Born in the modern day Republic of Ireland as the fourteenth child of the richest man in what was then part of Great Britain, Boyle enjoyed all the privileges of an aristocratic education. Schooled at Eton and then privately, he continued his studies as he undertook a long European tour from 1639 to 1644. Eventually he returned to an inherited estate in Dorset, England, largely avoiding the worst excesses of the Civil War. Here he began his scientific studies. In 1656 he moved to Oxford where, with the philosopher John Locke, and the architect Christopher Wren, he fonned the Experimental Philosophy Club. He also met Robert Hooke, who became his assistant and the two formed a productive partnership. It was together with Hooke that Boyle began making the discoveries for which he became famous.
Chief amongst these was the expression of what is now known as Boyle’s Law (also independently discovered by the French scientist Edme Mariotte) which established a direct relationship between air pressure and volumes of gas. By using mercury to trap some air in the short end of a ‘J’ shaped test tube, Boyle was able to observe the effect on its volume by adding more mercury. What he found was this: if he doubled the mass of mercury (in effect, doubling the pressure), the volume of the air in the end halved; if he tripled it, the volume of air reduced to a third, and so on. As long as the mass and temperature of the gas were constant, his law concluded that the pressure and volume were inversely proportional.
THE VACCUUM PUMP
This experiment was the culmination of a series of other tests involving air and its effects. They had begun shortly after Boyle had moved to Oxford and progressed rapidly when Robert Hooke had constructed an air pump upon his request. The pump was able to create the best man-made vacuum to date and through experiments involving bells, animals and candles, Boyle was able to draw a number of important conclusions. He found that sound could not travel through a vacuum and required air in order to do so. Air was required for respiration and combustion, and not all of the air was used up during breathing and burning processes. In addition, he proved Galileo’s proposal that all matter fell at equal speed in a vacuum.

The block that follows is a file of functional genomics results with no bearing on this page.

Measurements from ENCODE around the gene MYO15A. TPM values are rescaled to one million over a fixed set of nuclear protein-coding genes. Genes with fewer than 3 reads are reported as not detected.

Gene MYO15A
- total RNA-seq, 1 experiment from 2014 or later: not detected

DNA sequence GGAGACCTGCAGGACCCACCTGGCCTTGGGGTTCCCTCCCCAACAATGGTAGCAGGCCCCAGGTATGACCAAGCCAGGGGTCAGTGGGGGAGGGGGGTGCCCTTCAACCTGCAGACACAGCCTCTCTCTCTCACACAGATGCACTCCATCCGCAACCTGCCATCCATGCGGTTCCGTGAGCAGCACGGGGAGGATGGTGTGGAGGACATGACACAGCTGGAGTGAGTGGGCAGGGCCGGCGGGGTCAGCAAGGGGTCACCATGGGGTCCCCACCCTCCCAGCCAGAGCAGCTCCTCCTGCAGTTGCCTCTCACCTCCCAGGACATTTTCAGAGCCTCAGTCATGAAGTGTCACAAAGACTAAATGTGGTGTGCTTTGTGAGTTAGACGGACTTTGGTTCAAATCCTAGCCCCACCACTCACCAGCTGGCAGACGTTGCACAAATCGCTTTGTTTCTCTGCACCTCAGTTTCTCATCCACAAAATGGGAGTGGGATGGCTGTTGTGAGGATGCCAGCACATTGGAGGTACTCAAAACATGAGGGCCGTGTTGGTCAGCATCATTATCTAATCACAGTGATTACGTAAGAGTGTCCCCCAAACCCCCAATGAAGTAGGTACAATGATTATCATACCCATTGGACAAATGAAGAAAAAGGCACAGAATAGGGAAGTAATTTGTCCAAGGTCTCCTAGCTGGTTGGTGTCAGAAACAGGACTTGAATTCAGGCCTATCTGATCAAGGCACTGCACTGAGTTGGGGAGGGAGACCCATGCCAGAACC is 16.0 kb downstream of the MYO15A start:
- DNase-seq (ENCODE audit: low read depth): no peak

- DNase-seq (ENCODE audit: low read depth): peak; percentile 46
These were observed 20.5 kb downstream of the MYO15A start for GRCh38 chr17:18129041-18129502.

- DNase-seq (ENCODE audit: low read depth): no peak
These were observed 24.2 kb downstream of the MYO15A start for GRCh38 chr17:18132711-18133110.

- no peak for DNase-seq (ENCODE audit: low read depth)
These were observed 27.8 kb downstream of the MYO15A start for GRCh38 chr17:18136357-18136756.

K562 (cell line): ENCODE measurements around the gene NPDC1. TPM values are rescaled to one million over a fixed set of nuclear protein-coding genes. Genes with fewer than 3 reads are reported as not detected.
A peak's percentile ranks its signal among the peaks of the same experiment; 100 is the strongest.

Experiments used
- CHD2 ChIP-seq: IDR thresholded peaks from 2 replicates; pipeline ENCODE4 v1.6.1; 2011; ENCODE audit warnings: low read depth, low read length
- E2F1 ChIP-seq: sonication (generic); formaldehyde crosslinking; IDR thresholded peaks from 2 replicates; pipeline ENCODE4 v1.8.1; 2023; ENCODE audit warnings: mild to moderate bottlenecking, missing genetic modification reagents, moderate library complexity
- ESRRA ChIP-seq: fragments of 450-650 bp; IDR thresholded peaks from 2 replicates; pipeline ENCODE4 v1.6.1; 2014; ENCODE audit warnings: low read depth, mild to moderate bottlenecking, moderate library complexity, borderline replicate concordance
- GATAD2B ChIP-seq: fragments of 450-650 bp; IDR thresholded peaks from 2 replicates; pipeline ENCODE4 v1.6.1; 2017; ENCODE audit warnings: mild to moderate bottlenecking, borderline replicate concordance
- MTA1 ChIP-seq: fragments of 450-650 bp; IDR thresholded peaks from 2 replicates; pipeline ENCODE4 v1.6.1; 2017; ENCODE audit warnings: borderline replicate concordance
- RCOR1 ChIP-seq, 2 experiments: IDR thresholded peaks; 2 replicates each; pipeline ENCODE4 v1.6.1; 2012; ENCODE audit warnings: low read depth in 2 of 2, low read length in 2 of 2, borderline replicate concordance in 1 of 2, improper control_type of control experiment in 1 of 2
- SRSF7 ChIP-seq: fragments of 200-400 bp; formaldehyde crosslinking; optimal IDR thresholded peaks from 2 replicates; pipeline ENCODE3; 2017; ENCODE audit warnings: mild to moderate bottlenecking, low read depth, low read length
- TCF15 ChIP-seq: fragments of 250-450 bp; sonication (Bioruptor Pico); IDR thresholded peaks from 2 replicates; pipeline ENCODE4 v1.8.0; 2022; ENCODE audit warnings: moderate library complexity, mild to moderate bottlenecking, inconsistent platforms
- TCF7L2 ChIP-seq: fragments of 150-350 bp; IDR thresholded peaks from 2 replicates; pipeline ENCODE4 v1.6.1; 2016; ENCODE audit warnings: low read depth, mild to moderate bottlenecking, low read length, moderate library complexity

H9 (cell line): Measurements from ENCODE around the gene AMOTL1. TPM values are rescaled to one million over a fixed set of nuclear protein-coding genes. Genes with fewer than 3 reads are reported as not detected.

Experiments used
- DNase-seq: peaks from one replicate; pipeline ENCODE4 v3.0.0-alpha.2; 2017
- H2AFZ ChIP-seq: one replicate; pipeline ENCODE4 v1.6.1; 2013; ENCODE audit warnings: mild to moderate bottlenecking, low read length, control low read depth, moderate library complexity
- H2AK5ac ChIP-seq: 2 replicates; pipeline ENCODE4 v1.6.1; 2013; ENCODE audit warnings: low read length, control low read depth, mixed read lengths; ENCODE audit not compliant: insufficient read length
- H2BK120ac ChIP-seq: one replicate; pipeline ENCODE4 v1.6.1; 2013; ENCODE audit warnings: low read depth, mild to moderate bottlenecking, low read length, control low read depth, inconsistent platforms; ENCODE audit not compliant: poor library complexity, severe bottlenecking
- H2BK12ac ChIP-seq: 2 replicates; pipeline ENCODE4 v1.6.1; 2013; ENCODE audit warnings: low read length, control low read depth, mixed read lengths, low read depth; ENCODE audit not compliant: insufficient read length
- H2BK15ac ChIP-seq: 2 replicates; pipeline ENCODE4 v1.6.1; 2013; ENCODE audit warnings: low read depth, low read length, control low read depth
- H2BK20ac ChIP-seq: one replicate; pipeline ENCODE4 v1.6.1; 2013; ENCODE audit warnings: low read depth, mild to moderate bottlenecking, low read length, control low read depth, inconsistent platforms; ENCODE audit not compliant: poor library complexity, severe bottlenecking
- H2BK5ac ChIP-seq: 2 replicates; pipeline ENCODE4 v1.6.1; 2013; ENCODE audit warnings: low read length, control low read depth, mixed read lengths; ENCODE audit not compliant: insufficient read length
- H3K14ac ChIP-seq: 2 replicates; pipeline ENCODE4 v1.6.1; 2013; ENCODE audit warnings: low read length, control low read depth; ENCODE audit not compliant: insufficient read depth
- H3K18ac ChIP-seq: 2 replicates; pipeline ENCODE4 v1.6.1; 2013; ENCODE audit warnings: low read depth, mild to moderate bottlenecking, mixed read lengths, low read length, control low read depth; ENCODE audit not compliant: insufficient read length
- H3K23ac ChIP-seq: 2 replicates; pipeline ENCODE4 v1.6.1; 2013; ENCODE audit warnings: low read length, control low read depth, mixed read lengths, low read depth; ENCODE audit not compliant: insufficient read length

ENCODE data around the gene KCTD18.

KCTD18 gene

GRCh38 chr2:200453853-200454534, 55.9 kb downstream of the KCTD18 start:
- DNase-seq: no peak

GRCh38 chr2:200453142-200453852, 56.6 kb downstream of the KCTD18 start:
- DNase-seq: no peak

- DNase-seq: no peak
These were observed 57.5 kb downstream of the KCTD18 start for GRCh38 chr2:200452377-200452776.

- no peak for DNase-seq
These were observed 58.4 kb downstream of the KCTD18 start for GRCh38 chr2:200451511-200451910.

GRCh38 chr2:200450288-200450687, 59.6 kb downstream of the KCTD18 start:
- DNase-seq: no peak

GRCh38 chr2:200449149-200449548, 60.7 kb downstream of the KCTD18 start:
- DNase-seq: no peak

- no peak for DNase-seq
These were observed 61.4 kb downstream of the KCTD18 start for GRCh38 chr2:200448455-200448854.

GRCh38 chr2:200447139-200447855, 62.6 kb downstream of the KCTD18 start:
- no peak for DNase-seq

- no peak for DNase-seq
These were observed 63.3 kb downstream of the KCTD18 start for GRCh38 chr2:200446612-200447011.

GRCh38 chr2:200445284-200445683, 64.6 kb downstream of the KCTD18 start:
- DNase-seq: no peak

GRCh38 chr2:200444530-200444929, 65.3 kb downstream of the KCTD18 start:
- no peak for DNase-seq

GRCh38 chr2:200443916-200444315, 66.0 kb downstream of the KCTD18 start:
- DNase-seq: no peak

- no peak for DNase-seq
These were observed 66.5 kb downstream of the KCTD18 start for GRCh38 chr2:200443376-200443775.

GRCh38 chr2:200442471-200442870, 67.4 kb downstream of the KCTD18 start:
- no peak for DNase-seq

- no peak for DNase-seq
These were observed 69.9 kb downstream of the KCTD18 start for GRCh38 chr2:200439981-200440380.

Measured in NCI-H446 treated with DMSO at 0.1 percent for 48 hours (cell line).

THE SCEPTICAL CHEMIST
In 1661, Boyle published The Sceptical Chemist which criticized the Aristotelian view of a universe composed of only four elements (earth, water, air and fire), plus aether in wider space. The text helped pave the way to our current view of the elements. Although he did not describe elements exactly as we understand them today, he believed that matter consisted at root of ‘primitive and simple, or perfectly unmingled bodies’ which could combine with other elements to form an infinite number of compounds. This was an extension of his support for early atomic theory, believing in what he described as tiny ‘corpuscle&. In spite of an interpretation which does not entirely correspond with the modern view, his importance was in promoting an area of thought which would influence the later breakthroughs of Antoine Lavoisier (1743-93) and Joseph Priestley (1733—1804) in the development of theories related to chemical elements.
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